JK is not slow to find out that his nemesis’ offspring is on the opposite side of the law; the tables are turned fast enough.
Narang is pleased with the result; he also understands the motivations behind Vijay’s seemingly suicidal actions. He tries to reassure Vijay that those who are not loved by their own people, do get that love elsewhere. After all, what relationship do Vijay and he have? But, to him, Vijay is like a son… Vijay does not reciprocate. To him, the word ‘son’ is an abuse, an insult.
Roma is the only person with whom Vijay can be himself. When she tells him that she is going to be a mother, he wants their relationship legalised, and they plan to marry. Sheetal is thrilled at the thought of being a grandmother.
Meanwhile, Ashwini’s superior officer asks him to relinquish the case. Much to Sheetal’s grief, Ashwini refuses. She promises her husband that their son will give himself up of his own will. However, she is doomed to disappointment, and the continual stress begins to tell on her health.
And if all this is not enough, JK, furious at the way Ashwini is chomping at his heels, sets a price on Ashwini’s head. Unfortunately, someone else becomes the victim.
Will JK, who knows that he is hunted by both father and son, leave the country before vengeance catches up with him? What will Ashwini do now that he knows Vijay is also planning to flee the country? Will Vijay succeed in putting his past behind him? Will the father’s sense of duty win over his filial love once more? And Roma? What about her?
Salim-Javed, who wrote such a strong script for both father and son in Trishul, faltered a bit when it came to Shakti. And it didn’t help that some of Amitabh’s best scenes ended on the editing table.
The strong and aggressively honest Ashwini Kumar became almost a cardboard cut-out. This is not to take away from Dilipsaab’s performance which was very good indeed. He was brilliant as the scrupulous cop who places duty and principles above everything else, and is forced to live with the consequence of his choice for very many years. In his own way, he cares deeply for his son, and Vijay’s silences (as well as his taunts) hurt him very deeply.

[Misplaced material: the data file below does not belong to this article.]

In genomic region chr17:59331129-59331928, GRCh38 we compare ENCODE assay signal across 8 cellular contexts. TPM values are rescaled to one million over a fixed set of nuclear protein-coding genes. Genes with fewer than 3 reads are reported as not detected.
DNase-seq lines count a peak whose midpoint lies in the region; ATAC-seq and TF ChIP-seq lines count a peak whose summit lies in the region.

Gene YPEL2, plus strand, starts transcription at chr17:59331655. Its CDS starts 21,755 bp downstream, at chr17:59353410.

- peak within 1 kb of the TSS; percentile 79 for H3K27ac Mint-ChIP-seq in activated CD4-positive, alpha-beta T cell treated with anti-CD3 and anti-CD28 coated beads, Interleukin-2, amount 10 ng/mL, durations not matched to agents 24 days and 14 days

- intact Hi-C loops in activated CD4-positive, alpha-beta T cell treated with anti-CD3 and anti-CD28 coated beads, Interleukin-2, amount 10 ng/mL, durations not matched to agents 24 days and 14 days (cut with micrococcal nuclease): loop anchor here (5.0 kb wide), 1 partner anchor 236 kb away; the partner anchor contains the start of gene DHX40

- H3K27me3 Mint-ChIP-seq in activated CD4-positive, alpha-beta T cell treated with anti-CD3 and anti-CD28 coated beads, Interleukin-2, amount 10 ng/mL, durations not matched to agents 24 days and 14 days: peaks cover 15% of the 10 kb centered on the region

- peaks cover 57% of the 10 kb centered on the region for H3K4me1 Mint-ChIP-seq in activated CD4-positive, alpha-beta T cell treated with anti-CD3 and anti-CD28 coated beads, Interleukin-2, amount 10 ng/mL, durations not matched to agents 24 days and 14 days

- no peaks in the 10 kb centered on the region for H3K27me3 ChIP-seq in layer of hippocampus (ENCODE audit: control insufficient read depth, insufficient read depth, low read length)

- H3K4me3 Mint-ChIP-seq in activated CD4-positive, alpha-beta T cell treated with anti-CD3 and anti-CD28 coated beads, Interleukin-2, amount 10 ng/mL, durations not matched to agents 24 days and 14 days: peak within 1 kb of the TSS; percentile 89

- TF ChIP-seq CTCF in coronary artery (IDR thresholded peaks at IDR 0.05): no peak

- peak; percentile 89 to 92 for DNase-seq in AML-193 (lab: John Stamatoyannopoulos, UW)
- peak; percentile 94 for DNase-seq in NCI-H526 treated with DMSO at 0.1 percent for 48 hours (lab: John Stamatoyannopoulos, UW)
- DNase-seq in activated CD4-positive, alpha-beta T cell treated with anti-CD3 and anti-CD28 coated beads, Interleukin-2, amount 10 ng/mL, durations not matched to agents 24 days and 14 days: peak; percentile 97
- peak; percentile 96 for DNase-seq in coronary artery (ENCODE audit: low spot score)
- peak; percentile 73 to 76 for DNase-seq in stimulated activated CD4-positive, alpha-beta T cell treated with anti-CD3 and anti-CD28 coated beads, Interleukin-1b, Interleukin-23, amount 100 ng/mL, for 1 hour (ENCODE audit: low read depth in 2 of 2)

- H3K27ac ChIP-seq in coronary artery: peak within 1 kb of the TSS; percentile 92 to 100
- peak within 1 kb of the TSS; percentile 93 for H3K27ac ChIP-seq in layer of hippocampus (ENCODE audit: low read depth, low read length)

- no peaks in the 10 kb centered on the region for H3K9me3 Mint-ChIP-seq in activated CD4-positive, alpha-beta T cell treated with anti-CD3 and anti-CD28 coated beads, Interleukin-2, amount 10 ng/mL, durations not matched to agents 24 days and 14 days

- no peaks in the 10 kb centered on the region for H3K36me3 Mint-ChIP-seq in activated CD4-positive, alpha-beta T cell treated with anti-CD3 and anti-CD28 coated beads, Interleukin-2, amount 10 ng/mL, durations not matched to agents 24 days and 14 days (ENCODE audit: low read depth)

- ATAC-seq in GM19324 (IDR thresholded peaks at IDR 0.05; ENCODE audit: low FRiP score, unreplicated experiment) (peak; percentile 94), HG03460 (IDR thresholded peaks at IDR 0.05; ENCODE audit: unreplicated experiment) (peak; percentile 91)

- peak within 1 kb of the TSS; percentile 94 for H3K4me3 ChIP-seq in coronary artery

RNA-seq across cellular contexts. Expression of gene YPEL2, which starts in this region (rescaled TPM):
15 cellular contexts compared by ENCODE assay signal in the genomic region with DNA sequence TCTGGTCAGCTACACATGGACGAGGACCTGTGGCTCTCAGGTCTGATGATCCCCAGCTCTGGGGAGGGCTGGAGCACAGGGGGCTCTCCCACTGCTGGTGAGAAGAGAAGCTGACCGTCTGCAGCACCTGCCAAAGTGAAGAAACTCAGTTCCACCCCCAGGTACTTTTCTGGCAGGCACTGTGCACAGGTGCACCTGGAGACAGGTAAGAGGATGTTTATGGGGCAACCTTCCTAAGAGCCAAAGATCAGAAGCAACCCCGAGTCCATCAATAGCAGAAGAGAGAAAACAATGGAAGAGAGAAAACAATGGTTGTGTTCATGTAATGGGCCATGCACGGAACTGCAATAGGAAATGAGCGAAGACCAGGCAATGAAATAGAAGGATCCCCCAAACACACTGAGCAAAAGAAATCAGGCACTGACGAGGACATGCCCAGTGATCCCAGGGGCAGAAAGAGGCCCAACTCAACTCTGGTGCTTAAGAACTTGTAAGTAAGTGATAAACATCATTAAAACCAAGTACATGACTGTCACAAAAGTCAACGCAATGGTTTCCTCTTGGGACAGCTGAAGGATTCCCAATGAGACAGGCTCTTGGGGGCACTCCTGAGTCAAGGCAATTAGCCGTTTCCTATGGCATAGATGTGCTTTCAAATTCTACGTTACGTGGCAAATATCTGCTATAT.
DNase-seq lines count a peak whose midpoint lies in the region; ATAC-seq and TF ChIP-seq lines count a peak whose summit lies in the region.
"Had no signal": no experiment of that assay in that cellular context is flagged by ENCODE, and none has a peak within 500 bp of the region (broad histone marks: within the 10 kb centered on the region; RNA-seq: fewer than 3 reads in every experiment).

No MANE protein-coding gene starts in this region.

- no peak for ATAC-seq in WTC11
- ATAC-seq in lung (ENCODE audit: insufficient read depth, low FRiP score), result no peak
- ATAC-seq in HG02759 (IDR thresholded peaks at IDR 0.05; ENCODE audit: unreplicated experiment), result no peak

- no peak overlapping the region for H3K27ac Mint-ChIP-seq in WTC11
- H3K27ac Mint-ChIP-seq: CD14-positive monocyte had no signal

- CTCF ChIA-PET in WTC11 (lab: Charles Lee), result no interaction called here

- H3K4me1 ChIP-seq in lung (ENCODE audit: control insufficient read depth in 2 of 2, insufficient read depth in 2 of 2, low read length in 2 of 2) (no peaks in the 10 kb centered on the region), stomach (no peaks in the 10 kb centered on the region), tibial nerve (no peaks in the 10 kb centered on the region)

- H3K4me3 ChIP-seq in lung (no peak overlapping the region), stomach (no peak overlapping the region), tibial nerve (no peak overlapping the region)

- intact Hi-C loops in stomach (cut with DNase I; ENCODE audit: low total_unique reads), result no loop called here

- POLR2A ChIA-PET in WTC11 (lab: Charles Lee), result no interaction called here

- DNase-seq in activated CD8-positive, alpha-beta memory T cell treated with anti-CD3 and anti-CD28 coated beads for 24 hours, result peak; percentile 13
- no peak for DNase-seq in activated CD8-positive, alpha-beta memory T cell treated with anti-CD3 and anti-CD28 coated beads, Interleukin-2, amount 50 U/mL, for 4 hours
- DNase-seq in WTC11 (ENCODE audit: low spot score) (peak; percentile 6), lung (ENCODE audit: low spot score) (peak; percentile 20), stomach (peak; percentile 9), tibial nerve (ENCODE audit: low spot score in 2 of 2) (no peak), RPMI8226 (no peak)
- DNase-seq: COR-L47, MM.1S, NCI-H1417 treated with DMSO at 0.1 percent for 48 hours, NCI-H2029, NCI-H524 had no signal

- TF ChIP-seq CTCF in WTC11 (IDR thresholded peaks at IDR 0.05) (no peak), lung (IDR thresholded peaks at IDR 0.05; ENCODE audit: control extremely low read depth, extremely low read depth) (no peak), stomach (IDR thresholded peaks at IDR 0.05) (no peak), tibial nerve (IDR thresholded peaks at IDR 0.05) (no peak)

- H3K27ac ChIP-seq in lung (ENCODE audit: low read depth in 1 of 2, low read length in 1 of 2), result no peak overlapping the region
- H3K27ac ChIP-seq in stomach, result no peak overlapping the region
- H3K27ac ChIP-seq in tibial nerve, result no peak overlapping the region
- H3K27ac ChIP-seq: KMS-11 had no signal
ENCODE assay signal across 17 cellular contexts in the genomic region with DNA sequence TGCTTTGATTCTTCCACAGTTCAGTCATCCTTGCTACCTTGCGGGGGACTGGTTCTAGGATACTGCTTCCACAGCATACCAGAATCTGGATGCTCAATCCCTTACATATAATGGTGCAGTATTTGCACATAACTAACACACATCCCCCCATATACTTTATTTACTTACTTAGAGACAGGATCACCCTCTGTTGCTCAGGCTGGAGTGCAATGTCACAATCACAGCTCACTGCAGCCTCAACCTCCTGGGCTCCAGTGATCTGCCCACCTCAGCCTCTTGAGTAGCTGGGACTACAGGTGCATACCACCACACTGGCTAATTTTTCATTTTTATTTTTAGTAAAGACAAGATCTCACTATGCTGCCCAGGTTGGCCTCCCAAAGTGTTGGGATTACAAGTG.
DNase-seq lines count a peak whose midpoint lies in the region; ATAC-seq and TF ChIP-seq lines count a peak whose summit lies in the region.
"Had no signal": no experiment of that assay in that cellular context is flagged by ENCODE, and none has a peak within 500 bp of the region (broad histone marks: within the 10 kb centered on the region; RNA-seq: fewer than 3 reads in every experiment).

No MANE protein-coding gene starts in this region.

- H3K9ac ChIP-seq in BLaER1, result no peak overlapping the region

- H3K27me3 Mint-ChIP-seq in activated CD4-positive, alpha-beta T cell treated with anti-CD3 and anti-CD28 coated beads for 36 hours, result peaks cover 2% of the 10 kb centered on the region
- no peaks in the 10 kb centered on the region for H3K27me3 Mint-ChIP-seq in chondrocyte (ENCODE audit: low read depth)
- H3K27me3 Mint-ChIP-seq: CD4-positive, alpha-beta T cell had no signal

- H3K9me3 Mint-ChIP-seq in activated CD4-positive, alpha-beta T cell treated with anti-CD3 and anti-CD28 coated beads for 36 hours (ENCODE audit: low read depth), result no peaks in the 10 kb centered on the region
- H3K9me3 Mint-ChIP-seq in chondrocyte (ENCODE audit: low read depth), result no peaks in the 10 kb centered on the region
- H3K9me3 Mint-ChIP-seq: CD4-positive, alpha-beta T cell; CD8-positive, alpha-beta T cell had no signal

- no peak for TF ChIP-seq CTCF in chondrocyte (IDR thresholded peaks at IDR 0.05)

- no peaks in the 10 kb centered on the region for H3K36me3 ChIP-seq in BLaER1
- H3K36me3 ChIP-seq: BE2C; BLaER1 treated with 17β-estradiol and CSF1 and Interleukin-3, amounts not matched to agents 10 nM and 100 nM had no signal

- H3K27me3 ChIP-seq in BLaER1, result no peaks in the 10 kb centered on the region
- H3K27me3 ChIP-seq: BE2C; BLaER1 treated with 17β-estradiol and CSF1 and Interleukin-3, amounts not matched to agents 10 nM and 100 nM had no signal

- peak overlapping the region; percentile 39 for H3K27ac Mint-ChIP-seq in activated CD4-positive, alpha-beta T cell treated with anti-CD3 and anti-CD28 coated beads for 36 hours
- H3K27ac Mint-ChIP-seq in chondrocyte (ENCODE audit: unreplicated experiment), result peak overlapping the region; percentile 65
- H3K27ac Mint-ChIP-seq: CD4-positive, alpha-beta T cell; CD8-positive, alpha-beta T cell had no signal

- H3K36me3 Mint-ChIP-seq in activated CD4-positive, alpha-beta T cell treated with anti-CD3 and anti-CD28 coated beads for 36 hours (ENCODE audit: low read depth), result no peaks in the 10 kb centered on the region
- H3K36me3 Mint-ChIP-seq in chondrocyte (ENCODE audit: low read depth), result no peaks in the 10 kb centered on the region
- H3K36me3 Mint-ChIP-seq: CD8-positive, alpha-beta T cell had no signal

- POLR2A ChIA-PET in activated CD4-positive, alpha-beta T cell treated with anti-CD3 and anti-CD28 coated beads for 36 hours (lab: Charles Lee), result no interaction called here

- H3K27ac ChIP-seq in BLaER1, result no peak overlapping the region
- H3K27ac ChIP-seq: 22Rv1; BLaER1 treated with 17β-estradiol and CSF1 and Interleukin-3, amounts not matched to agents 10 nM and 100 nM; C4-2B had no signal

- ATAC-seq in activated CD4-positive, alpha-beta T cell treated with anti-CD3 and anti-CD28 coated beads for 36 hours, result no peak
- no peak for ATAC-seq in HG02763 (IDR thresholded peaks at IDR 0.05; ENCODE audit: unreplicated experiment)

But this is Ashwini’s weakness – he cannot express his emotions. Even his love for his wife is only verbally expressed when she dies, and he breaks down. (A very powerful scene.) And even while you ache for the father in him, you have to wonder at his motivations (the same way I wonder at Ravi’s motivations in Deewar) – why is he the person who has to arrest Vijay? (Sheetal, in fact, even asks him this question.) Why couldn’t he have given up the case citing conflict of interest? Why does he have to shoot his son dead? (Similar questions raise their head in Deewar – why does the brother have to shoot Vijay dead? Aren’t the police taught to shoot runaways to stop them? Not kill them?)
Amitabh has played Vijay before – in Deewar, in Trishul, in Kala Patthar – and they were all characters who had a backstory that explained their bitterness, their anger against an unjust society, and who skated over the thin line that divided legal and illegal. He has also played a version of a character who is setting himself against his father – in Trishul, the year before. To do it again, and to do it in such a way that audience sympathy veers toward the underdog Vijay is a feat that could not have been bettered.